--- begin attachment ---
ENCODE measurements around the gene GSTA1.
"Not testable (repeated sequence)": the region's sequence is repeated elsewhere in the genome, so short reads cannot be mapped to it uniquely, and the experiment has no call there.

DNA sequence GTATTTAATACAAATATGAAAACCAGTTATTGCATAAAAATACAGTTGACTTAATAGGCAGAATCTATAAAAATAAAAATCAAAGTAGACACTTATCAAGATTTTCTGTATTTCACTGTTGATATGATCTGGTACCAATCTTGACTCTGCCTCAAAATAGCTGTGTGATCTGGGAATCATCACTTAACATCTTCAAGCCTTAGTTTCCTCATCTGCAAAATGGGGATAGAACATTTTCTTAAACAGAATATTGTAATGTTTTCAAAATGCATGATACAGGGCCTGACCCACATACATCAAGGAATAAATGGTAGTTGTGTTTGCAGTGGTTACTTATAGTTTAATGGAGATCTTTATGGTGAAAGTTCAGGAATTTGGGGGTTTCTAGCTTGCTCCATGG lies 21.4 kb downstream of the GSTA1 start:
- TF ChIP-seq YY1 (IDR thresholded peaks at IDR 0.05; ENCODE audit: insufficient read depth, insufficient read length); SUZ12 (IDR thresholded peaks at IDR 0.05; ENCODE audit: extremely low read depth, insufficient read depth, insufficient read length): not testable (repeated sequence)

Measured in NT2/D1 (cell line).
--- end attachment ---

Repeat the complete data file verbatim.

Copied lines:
ENCODE measurements around the gene GSTA1.
"Not testable (repeated sequence)": the region's sequence is repeated elsewhere in the genome, so short reads cannot be mapped to it uniquely, and the experiment has no call there.

DNA sequence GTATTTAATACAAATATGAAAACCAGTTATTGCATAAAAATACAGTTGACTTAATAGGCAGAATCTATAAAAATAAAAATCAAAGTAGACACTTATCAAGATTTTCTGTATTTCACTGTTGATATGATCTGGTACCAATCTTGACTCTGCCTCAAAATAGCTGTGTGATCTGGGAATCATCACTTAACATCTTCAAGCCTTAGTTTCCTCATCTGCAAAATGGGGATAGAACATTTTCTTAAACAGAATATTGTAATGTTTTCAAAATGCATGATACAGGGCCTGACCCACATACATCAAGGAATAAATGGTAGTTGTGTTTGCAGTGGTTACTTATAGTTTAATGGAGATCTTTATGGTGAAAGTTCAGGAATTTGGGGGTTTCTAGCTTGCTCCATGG lies 21.4 kb downstream of the GSTA1 start:
- TF ChIP-seq YY1 (IDR thresholded peaks at IDR 0.05; ENCODE audit: insufficient read depth, insufficient read length); SUZ12 (IDR thresholded peaks at IDR 0.05; ENCODE audit: extremely low read depth, insufficient read depth, insufficient read length): not testable (repeated sequence)

Measured in NT2/D1 (cell line).